The narrator of Ioanna Mavrou's "Lucky Cat" invests the eponymous figurine with hope, bravado, and fear in this flash fiction piece about a relationship challenged by illness. [...] more

MARY O'DONOGHUE Honest, Or Nine Precious Insights

Monday, January 7, 2013

It's only one sentence, but "Honest, Or Nine Precious Insights" offers a vivid portrait of a man looking for companionship. As he weighs the merits and disadvantages of a blind date at "a tea place," Mary O'Donoghue's narrator expresses both vulnerability and confidence, confusion and insight. [...] more


Monday, December 17, 2012

The frailty of the human body and the strength that emerges from one woman's self-scrutiny are the subjects of Joanne Barker's "How To Be Naked". A swimming-pool locker room sets the scene for this unflinching assessment of nakedness in many forms. [...] more

BEN LURIE Looking Forward

Monday, December 17, 2012

Ben Lurie's "Looking Forward" tells the story of a young man dealing with the loss of his memory. An encounter with someone from his past--a stranger to him now--gives him an ominous sense of who he was and who he might become. [...] more


Monday, December 10, 2012

Jonathan Starke's "Sling and Stone" looks at Michelangelo's David with the eyes of a bodybuilder--and finds poignant mortality in the timeless statue. [...] more


Monday, October 15, 2012

A plate of eggs, a map, and a greasy table top inspire a new journey for the young narrator of Elizabeth O'Brien's "Over Easy". O'Brien's vivid and concise writing, and her evocative reading performance, give the listener a strong sense of the narrator's need to just go. [...] more

ANDREW SULLIVAN The Lesser Half of Sir John A. Macdonald

Monday, October 8, 2012

Andrew Sullivan's narrator names the lesions on his body after the cities where he has endured the loneliness and pain of homelessness. "The Lesser Half of Sir John A. Macdonald" paints a world in which people can be torn in two, like the eponymous Canadian banknote, by the longing to stay put and the need to keep moving. Sullivan's story follows a young man struggling through the consequences of one bad turn, as he makes his way across Canada. [...] more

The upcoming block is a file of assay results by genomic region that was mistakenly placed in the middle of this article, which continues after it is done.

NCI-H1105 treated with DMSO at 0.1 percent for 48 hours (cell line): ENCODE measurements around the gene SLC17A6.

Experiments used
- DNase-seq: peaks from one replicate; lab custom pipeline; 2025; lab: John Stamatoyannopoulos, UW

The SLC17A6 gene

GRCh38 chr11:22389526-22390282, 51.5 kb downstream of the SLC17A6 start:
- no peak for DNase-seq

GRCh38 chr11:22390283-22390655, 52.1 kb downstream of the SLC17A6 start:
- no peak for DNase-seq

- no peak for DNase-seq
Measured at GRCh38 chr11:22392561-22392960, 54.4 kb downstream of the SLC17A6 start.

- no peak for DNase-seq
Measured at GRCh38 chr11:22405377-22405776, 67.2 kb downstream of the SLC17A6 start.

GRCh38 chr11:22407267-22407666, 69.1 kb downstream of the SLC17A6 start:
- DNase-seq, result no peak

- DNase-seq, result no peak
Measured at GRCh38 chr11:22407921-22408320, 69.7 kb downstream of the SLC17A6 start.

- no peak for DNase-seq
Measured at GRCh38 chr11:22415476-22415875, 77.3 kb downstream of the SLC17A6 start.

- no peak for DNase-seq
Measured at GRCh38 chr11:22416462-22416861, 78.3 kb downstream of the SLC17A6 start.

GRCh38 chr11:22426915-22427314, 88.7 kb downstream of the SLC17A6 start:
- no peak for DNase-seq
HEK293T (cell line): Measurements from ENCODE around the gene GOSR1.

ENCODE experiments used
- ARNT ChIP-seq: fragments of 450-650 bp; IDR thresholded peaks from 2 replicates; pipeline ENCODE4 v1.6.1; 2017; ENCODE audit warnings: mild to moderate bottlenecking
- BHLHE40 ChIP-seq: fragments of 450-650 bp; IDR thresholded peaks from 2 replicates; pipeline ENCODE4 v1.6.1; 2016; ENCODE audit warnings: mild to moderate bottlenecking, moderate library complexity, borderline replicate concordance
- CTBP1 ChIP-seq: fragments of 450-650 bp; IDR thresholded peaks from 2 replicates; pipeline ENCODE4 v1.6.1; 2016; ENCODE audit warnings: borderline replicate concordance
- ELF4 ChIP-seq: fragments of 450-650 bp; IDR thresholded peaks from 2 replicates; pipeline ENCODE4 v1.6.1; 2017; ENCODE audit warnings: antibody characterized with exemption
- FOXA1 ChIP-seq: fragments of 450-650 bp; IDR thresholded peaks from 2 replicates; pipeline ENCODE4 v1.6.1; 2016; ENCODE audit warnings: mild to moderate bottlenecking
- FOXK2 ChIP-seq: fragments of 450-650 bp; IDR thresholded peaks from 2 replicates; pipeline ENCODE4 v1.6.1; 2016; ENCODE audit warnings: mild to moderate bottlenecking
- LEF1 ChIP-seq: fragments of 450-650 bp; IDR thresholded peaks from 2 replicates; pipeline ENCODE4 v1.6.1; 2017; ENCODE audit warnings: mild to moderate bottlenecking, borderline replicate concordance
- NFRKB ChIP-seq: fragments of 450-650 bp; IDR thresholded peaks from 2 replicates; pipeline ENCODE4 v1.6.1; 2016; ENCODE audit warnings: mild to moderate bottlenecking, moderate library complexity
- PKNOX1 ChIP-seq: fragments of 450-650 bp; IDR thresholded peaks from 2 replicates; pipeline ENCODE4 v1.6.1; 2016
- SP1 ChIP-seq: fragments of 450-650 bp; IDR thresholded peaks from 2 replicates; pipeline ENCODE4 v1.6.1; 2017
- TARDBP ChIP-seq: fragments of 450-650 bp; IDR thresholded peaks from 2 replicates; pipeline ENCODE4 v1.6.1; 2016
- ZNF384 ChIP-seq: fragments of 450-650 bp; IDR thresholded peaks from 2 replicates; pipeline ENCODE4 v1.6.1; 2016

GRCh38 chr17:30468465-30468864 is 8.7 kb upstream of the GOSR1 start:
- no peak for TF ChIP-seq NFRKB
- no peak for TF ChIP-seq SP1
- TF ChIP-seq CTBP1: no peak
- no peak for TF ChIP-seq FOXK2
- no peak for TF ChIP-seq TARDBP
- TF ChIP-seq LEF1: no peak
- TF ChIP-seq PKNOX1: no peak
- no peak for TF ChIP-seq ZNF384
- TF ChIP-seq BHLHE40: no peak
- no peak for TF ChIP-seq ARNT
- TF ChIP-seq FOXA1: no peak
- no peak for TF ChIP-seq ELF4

LISA KORZENIOWSKI The Summer of Nathan Nicky

Tuesday, October 2, 2012

Lisa Korzeniowski's "The Summer of Nathan Nicky" watches two young sisters watching a boy--a shirtless boy mowing a lawn next door. As the narrator ogles the boy, she engages in a curious seduction, displaying herself as desirable. This brief story paints a vivid picture of adolescent sexuality and the sensuality of the gaze. [...] more

L.E. MILLER Zip-Code Stories

Wednesday, September 19, 2012

L. E. Miller's "The Sea Gives" begins with a shard of china floating in the water off Plum Island and ends with a young girl questioning her place in an older woman's life. Along the way, in a brief 500 words, Miller depicts a bond between the two women, a coming together of two different worlds, and the fragility of that relationship. The prompt for this round of Zip-Code Stories was an opening line of "She saw something at the water's edge and. . . ". Listen to hear [...] more


Monday, August 27, 2012